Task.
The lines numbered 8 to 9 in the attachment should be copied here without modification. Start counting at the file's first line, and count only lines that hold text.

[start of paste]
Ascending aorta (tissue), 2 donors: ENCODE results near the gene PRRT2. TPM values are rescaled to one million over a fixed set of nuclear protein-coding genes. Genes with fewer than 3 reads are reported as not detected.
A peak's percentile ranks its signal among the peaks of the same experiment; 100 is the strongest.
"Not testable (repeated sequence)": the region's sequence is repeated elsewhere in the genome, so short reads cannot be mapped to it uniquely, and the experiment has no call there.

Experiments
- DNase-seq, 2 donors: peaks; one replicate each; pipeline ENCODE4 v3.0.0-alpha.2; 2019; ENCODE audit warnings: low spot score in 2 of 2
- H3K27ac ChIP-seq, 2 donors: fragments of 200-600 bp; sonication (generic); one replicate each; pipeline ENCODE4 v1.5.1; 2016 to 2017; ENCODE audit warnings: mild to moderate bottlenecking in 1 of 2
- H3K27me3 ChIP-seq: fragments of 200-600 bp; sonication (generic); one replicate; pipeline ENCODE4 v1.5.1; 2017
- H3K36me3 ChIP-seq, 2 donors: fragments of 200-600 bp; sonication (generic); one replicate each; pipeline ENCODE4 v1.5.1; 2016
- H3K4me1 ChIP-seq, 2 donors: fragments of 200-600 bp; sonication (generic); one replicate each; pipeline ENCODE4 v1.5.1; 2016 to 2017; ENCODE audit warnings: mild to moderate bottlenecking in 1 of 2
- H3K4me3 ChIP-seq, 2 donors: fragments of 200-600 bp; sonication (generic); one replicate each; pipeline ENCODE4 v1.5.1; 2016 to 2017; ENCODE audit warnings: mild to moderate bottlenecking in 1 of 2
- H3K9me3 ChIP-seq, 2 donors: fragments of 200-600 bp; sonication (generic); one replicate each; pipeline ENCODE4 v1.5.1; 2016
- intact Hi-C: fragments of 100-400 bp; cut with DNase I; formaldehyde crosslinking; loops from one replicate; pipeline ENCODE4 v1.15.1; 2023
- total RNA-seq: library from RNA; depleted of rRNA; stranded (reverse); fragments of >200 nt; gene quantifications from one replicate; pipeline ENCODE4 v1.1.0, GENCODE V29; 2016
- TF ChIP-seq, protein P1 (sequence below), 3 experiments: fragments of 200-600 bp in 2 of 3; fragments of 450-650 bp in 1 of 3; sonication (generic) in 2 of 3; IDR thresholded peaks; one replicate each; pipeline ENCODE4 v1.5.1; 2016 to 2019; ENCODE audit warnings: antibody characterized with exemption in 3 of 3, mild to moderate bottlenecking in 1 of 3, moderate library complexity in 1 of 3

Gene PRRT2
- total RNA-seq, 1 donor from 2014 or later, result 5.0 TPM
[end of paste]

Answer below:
- H3K36me3 ChIP-seq, 2 donors: fragments of 200-600 bp; sonication (generic); one replicate each; pipeline ENCODE4 v1.5.1; 2016
- H3K4me1 ChIP-seq, 2 donors: fragments of 200-600 bp; sonication (generic); one replicate each; pipeline ENCODE4 v1.5.1; 2016 to 2017; ENCODE audit warnings: mild to moderate bottlenecking in 1 of 2